2. Researching is key. “I study analytics and marketing stuff all day long with the Internet, and I realized what [other accounts] were doing wrong,” said Mosier. Learning what content is successful on other accounts and what isn’t can give the user a good basis of what to post. “It’s really important to stay up to date, and I try to make everything really relatable,” said Mosier.
3. Know your audience and platform. Because 90 percent of Instagram users are under the age of 35, they appreciate different content than the users on Facebook with a much wider age group. “I’ll tailor the caption for Facebook to be a little more broad, and I’ll post certain things on Instagram that I wouldn’t post on Facebook,” said Mosier.
Interacting with your audience as well is a vital part of being on any platform. “We definitely engage with our followers and other accounts we come across on a daily basis,” said Chavez. Chavez noted that using different hashtags allows them to find and appeal to audiences they may not have before.
4. Be consistent. If you neglect posting for even a day, you risk becoming a fad. “I’ve posted two photos a day, at least, every day since last September,” said Mosier. “You get engagement on every photo and new people find you when you post.”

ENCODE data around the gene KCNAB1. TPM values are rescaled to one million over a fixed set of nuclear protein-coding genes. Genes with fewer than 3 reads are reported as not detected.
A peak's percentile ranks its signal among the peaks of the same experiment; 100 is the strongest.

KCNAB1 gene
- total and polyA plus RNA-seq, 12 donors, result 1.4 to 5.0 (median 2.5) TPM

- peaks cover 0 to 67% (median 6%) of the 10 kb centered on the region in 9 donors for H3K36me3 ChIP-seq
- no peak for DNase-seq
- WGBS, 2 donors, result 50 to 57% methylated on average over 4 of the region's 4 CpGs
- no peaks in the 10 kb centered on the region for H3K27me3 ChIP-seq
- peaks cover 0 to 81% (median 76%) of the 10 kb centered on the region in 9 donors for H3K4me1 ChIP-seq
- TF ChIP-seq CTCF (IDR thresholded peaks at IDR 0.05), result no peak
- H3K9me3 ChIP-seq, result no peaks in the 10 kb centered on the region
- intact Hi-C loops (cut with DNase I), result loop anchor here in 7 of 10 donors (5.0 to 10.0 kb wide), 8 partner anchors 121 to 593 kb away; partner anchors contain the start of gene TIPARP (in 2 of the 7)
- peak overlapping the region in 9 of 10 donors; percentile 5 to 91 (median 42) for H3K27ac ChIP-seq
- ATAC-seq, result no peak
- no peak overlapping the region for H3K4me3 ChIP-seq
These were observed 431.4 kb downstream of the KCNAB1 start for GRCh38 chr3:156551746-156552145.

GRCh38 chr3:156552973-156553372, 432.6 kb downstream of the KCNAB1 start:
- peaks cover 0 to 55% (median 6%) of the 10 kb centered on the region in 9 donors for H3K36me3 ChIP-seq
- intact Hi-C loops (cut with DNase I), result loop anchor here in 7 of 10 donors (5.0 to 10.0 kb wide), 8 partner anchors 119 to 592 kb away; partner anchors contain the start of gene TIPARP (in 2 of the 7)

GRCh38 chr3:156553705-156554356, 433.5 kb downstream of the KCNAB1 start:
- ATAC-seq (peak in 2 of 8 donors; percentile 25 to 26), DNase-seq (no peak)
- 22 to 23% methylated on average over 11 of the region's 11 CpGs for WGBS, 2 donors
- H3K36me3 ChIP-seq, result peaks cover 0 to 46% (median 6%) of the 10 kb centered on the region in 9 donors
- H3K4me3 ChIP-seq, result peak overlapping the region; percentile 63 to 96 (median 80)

5. Timing matters. A lot of it is just trial and error Mosier said. “Sunday nights are great for videos, and Sunday mornings are great for photos of Doug in bed. There’s also those random photos that I post at 3 p.m. on a Tuesday, that I don’t think will do well, but do incredible. It really depends on the content, and what people want to view online,” she explained.
Chavez said they experiment with the times that they post for Manny in order to connect with new audiences. “We create posting schedules each month since we have partnerships and events that sometimes need to be posted on certain days or times,” she explained.
Anyone trying to establish a brand with a social media presence can follow these five steps and see some success. The methods that Mosier and Chavez have used transcend goofy meme accounts and apply to all areas of brand construction and communication.
Content is another story, but with a great product that comes easily as well.
“We try to keep all of our content as organic as possible,” said Chavez. “Manny’s always doing something cute, funny or just loving life with a smile on his face, so capturing those moments is easy. He’s always camera ready and willing to doing anything for a treat!”
Mosier quickly found out that Doug is a natural. “When a camera comes out, Doug just knows what to do. I’ll sit him on the couch and he’ll do the exact pose that I was thinking of … I don’t know if it’s a pug thing or a Doug thing, but he’s got whatever it is,” she said.
Find out what makes your content special and run with it.